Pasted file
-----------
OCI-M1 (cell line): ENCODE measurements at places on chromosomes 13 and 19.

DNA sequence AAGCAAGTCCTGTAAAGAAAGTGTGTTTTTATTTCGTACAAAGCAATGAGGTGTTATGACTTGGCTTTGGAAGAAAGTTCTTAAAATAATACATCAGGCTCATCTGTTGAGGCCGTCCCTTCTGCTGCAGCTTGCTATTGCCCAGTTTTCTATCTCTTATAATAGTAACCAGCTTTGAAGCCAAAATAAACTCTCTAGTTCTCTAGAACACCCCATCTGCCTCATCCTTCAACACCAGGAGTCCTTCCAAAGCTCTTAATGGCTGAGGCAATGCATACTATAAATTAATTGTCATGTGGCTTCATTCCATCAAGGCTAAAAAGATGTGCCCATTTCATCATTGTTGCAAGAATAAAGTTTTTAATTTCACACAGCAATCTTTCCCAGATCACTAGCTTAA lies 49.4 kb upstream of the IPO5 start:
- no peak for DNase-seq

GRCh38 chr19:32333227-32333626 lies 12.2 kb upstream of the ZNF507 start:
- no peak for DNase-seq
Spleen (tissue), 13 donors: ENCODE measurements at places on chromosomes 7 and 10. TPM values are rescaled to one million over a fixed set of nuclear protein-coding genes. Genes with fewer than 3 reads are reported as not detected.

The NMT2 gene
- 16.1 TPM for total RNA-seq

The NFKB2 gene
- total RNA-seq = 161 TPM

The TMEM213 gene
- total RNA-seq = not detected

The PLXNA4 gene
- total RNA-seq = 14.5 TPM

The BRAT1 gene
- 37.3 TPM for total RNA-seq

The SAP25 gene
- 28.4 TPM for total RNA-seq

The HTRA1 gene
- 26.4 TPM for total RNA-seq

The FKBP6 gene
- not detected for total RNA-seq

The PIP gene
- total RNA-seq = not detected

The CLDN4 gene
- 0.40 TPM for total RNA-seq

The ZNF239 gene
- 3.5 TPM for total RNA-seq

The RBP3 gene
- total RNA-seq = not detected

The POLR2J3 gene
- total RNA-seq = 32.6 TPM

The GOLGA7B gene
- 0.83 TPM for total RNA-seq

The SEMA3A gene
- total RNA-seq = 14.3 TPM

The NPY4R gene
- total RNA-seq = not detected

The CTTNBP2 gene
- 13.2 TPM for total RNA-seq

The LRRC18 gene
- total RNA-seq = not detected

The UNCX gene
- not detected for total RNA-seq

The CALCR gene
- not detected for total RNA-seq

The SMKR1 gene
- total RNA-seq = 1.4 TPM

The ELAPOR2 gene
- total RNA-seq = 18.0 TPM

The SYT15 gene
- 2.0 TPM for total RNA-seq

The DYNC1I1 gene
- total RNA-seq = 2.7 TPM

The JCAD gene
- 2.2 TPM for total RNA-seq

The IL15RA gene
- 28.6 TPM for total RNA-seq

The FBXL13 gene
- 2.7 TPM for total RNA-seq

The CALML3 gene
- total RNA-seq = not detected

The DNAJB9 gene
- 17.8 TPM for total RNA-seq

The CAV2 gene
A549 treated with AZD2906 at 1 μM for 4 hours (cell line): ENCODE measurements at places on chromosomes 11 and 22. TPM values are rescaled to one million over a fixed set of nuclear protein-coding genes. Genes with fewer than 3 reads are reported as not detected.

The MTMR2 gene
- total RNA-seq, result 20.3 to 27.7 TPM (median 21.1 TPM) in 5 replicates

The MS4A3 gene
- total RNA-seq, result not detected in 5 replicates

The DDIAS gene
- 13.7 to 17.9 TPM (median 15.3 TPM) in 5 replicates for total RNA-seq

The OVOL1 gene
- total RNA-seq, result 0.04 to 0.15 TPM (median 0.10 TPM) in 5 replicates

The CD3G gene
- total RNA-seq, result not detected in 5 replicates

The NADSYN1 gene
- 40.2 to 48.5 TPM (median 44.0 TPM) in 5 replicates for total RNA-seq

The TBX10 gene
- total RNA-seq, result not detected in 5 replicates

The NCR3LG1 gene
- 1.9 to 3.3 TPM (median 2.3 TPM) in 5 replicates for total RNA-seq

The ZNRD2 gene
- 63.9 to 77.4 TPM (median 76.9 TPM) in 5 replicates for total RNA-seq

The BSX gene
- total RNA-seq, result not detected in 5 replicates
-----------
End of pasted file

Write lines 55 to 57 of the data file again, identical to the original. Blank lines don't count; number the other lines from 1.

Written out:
The JCAD gene
- 2.2 TPM for total RNA-seq

The IL15RA gene